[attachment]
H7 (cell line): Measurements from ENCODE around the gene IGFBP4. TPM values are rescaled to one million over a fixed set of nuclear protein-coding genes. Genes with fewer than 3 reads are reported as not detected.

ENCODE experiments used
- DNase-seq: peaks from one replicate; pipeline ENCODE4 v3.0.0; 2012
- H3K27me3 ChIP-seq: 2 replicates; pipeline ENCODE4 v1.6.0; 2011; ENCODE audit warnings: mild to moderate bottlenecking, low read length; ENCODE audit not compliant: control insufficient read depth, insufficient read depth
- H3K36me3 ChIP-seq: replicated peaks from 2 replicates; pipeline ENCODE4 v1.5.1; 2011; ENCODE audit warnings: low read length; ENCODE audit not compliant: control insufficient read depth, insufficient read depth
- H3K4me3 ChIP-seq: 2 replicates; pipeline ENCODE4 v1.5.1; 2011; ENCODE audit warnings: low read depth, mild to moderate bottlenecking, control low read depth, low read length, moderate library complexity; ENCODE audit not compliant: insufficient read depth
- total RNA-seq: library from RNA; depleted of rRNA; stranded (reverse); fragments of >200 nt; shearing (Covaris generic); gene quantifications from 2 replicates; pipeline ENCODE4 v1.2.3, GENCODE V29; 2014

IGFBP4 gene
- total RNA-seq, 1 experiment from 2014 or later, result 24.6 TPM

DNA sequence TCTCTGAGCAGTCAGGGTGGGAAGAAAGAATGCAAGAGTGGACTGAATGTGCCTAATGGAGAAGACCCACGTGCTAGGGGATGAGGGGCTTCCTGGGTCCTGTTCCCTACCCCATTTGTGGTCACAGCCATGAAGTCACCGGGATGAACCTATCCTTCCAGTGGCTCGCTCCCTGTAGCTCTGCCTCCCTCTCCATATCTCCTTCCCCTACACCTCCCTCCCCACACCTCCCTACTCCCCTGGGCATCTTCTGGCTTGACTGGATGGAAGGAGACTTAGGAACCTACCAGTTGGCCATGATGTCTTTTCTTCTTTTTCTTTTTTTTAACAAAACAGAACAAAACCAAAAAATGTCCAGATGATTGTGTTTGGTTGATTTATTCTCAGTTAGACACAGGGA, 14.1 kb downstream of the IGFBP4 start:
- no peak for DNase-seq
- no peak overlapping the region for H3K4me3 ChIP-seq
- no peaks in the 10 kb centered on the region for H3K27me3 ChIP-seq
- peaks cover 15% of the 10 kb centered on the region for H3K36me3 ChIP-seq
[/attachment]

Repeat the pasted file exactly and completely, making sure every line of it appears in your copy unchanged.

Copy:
H7 (cell line): Measurements from ENCODE around the gene IGFBP4. TPM values are rescaled to one million over a fixed set of nuclear protein-coding genes. Genes with fewer than 3 reads are reported as not detected.

ENCODE experiments used
- DNase-seq: peaks from one replicate; pipeline ENCODE4 v3.0.0; 2012
- H3K27me3 ChIP-seq: 2 replicates; pipeline ENCODE4 v1.6.0; 2011; ENCODE audit warnings: mild to moderate bottlenecking, low read length; ENCODE audit not compliant: control insufficient read depth, insufficient read depth
- H3K36me3 ChIP-seq: replicated peaks from 2 replicates; pipeline ENCODE4 v1.5.1; 2011; ENCODE audit warnings: low read length; ENCODE audit not compliant: control insufficient read depth, insufficient read depth
- H3K4me3 ChIP-seq: 2 replicates; pipeline ENCODE4 v1.5.1; 2011; ENCODE audit warnings: low read depth, mild to moderate bottlenecking, control low read depth, low read length, moderate library complexity; ENCODE audit not compliant: insufficient read depth
- total RNA-seq: library from RNA; depleted of rRNA; stranded (reverse); fragments of >200 nt; shearing (Covaris generic); gene quantifications from 2 replicates; pipeline ENCODE4 v1.2.3, GENCODE V29; 2014

IGFBP4 gene
- total RNA-seq, 1 experiment from 2014 or later, result 24.6 TPM

DNA sequence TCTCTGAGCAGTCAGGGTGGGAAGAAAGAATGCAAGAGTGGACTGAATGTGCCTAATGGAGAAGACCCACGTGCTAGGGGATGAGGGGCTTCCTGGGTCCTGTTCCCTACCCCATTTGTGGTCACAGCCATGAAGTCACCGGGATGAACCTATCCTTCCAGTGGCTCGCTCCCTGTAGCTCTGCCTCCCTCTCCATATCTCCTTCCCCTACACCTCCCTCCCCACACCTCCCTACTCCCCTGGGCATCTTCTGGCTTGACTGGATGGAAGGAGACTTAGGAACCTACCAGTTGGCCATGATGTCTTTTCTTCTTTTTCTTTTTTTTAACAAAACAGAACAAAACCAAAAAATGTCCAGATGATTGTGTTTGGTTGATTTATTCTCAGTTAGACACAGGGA, 14.1 kb downstream of the IGFBP4 start:
- no peak for DNase-seq
- no peak overlapping the region for H3K4me3 ChIP-seq
- no peaks in the 10 kb centered on the region for H3K27me3 ChIP-seq
- peaks cover 15% of the 10 kb centered on the region for H3K36me3 ChIP-seq